Parents may want to consider throwing out the bathroom scale, because the number of children suffering from unhealthy body image and eating disorders seems to be increasing. Approximately 80% of all 10-year-old girls have dieted at least once, says shocking new data released by the Keep It Real Campaign, an alliance of groups looking to improve body image issues in young adults. The "Eating Disorders Today—Not Just a Girl Thing" study also found that 53% of 13-year-old girls have issues with how their bodies look, compared to 78% of 17-year-old girls. Between 40 to 60% of children ages 6 to 12 are worried about their weight, and 70% would like to lose some pounds. “It’s bad out there, it’s brutal, it’s hard…[and] we’re seeing it younger and younger,” says Lynn Grefe, president and CEO of the National Eat Disorders Association (NEDA). “I’ve seen a girl as young as eight years old on a feeding tube. It’s a serious problem.” In the US, as many as 10 million women and one million men are struggling with an eating disorder like anorexia or bulimia—and millions more are struggling with a binge eating disorder, claims research by NEDA. “It starts in the home. Magazines are lying around family’s houses…and at newsstands and check-out counters,” says Amy Zucchero, campaign director for Miss Representation. “You can’t go to the grocery store without seeing an altered picture of a woman.” In order to combat these statistics, the Keep It Real Campaign is asking beauty magazines to include at least one unretouched photo in their issues each month. But most importantly, parents should be involved with their children. "Parents need...to encourage healthy relationships with food, and make eating together a time of sharing, not a time of talking about grams or calories," says Grefe. "We come in different shapes and sizes."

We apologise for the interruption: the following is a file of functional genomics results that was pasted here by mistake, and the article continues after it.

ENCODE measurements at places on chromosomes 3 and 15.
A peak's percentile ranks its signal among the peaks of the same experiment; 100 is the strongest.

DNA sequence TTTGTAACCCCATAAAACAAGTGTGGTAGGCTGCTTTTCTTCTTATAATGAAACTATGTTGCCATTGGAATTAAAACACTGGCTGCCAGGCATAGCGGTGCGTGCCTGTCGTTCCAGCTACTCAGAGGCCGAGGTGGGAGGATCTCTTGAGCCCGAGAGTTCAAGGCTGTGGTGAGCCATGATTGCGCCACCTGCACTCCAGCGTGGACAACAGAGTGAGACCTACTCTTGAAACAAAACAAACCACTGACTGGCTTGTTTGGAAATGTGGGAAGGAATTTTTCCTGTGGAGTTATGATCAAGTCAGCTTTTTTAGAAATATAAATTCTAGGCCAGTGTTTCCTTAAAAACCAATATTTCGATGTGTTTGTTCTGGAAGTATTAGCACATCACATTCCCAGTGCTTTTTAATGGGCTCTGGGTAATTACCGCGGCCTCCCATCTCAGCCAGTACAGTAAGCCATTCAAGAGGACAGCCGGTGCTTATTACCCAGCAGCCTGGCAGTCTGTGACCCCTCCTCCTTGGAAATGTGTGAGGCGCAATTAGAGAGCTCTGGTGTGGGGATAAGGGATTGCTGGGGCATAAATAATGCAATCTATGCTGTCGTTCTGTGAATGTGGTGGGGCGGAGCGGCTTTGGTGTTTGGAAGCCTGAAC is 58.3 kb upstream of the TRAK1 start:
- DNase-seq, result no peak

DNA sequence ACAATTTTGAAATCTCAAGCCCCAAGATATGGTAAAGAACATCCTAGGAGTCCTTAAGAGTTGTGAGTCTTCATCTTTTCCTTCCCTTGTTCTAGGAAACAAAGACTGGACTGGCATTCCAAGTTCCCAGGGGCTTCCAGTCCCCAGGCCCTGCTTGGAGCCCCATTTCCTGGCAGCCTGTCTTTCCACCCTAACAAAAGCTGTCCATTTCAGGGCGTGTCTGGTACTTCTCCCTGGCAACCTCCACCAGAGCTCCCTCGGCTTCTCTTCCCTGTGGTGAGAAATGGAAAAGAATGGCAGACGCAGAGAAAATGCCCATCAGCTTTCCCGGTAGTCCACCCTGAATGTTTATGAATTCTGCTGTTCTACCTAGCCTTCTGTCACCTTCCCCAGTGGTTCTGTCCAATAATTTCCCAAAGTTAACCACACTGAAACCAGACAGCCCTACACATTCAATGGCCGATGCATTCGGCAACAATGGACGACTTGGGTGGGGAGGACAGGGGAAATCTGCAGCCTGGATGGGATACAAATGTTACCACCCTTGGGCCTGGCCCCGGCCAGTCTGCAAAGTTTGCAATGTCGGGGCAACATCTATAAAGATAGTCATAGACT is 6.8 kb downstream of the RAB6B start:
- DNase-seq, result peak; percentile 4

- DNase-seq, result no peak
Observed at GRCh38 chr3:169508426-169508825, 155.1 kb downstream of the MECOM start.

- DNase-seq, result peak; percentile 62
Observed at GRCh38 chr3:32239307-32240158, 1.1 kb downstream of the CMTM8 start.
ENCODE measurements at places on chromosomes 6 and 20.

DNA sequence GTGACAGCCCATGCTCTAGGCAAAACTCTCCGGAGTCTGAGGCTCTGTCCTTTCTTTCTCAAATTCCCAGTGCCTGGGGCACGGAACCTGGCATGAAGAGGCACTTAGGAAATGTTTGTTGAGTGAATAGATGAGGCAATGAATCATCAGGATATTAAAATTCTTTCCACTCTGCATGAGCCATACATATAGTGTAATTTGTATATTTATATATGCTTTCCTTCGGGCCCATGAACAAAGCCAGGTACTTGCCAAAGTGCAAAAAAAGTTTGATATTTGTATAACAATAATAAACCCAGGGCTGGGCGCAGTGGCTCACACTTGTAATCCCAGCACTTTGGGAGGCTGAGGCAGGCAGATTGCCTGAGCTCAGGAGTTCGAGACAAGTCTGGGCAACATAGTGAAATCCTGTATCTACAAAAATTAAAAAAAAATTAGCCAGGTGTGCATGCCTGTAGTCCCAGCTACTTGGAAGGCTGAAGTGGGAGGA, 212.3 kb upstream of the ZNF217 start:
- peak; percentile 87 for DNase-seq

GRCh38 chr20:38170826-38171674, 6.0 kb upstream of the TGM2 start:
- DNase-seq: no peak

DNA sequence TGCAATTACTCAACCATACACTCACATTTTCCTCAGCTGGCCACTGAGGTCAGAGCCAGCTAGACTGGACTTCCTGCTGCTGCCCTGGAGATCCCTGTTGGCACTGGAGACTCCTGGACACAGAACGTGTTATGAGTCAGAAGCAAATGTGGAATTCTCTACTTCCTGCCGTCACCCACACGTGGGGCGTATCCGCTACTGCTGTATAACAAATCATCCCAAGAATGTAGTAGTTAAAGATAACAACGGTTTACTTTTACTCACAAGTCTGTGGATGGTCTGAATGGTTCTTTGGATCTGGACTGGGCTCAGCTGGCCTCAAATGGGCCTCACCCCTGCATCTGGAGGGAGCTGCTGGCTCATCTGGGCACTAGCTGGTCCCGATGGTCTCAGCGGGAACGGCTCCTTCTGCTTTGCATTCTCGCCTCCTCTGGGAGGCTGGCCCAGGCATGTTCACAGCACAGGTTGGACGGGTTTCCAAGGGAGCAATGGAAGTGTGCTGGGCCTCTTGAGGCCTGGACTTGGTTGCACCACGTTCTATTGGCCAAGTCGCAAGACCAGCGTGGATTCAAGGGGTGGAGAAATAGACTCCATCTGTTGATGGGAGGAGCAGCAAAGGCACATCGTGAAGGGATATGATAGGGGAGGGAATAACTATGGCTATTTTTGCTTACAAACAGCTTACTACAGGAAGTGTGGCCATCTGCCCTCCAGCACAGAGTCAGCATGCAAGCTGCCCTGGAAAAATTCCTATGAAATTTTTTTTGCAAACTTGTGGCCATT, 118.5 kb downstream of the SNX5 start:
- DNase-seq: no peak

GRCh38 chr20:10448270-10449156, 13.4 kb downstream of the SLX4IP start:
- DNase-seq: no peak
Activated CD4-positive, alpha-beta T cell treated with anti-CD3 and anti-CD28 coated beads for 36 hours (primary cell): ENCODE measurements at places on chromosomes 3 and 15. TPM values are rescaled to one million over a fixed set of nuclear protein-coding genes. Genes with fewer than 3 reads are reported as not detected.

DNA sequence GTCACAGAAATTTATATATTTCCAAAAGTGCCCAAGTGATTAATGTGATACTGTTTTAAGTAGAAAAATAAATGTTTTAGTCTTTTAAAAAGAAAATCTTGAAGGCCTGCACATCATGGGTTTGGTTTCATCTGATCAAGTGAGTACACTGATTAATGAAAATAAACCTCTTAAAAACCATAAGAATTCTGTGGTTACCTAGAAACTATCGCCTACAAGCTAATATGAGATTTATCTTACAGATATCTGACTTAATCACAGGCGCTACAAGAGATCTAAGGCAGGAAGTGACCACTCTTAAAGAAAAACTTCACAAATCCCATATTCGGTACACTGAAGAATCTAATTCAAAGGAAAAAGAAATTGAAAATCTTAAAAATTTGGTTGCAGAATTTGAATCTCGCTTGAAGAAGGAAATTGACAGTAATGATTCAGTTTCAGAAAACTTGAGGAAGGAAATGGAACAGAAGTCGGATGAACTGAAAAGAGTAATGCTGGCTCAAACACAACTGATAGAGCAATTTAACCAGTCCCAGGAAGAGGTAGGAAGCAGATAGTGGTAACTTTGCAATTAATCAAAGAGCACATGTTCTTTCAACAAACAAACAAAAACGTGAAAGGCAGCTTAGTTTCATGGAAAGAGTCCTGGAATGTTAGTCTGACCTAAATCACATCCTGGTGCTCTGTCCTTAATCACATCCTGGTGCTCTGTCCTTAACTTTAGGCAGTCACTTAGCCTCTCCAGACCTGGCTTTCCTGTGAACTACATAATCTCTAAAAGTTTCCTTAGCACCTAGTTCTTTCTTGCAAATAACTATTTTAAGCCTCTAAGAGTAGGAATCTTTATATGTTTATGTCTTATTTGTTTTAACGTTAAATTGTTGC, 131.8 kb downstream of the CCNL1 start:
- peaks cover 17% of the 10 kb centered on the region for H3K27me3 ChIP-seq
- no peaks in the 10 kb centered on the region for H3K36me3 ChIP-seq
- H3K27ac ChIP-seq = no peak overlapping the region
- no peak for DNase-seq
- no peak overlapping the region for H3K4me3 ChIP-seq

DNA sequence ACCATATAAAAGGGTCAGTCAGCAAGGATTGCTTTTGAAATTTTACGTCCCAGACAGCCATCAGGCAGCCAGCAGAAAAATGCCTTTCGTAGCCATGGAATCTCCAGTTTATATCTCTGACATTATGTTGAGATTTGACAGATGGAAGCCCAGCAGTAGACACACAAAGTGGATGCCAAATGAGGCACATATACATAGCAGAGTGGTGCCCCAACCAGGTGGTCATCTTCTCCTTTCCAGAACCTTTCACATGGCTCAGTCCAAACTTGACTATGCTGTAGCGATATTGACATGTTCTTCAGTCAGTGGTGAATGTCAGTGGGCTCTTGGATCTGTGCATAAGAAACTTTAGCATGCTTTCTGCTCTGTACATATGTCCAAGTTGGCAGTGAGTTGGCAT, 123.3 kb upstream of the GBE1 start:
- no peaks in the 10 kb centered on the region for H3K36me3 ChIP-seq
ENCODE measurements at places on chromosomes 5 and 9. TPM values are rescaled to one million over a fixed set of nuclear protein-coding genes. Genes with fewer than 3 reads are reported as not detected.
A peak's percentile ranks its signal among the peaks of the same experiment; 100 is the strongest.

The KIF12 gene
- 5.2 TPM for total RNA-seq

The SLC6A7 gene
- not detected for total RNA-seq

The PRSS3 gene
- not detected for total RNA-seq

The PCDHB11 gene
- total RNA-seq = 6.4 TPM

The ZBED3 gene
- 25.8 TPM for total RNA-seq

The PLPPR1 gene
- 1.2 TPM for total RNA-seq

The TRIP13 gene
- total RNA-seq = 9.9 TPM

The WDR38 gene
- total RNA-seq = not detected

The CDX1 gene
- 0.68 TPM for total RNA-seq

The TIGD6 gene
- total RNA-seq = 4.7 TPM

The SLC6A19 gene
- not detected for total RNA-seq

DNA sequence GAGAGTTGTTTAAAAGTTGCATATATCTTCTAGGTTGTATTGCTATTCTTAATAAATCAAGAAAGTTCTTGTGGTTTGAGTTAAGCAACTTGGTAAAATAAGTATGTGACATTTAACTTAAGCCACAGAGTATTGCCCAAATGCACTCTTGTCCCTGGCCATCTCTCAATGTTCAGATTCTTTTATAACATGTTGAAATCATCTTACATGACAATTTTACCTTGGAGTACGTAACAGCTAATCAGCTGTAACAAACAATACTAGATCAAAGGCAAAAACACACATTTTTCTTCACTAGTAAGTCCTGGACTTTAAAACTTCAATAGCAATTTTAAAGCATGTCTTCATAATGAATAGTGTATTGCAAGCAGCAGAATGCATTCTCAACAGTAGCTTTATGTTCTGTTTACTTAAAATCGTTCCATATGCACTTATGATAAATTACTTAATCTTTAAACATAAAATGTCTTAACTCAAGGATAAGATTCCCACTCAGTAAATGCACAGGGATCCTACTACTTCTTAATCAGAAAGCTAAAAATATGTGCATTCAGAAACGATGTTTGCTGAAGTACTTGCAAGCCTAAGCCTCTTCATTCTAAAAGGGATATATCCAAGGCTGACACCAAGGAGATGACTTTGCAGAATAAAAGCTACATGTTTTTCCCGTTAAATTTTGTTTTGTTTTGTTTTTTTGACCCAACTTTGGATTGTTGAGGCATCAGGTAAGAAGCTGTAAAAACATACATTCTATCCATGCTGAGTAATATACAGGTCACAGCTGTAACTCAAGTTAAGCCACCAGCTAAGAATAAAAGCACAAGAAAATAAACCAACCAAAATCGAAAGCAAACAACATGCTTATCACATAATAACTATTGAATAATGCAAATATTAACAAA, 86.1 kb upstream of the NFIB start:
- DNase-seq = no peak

Colombia's Constitutional Court has approved the government's plan to decriminalize the possession of small amounts of cocaine and marijuana for personal use. Anyone caught with less than 20 grams of marijuana or one gram of cocaine may receive physical or psychological treatment, but cannot be detained or prosecuted. The decision represents a shift in direction for Colombian drug policy—and the national perception of drug users—under President Juan Manuel Santos. The ruling also represents the growing trend of a Latin American rejection of US-back drug war. The government in Uruguay is seeking to regulate and sell pot while numerous Central American leaders, including Guatemalan President Otto Perez Molina, also support the decriminalization of all drugs. Portugal, which decriminalized drug possession in 2001, still stands out as the model for the implementation of such policies.
Spanking, slapping or hitting your kids may increase their risk of developing substance dependence or abuse and other mental disorders in adulthood, according to a recent study from the University of Manitoba in Winnipeg. Researchers noted that the relationship between child abuse and mental disorders in adulthood has been well-established, but the effects of milder forms of punishments—like spanking—have long been disputed. This study, led by Dr. Tracie Afifi, was adjusted so as to exclude any victims of full-blown abuse or neglect—ultimately narrowing down to a pool of 20,607 random participants from a range of backgrounds. Participants were asked: "as a child how often were you ever pushed, grabbed, shoved, slapped or hit by your parents or any adult living in your house?" Of the study participants, 5.9% reported physical punishment—they were dispropotionately likely to be black males with a history of family disfunction. The findings revealed that those who had been spanked as a child were at a 59% higher risk of alcohol abuse or dependence, and a 53% higher risk of drug abuse or dependence; they were also at a greater risk for major depression, mania and anxiety and mood disorders. According to Afifi and colleagues, the findings "prove evidence that harsh physical punishment independent of child maltreatment is related to mental disorders."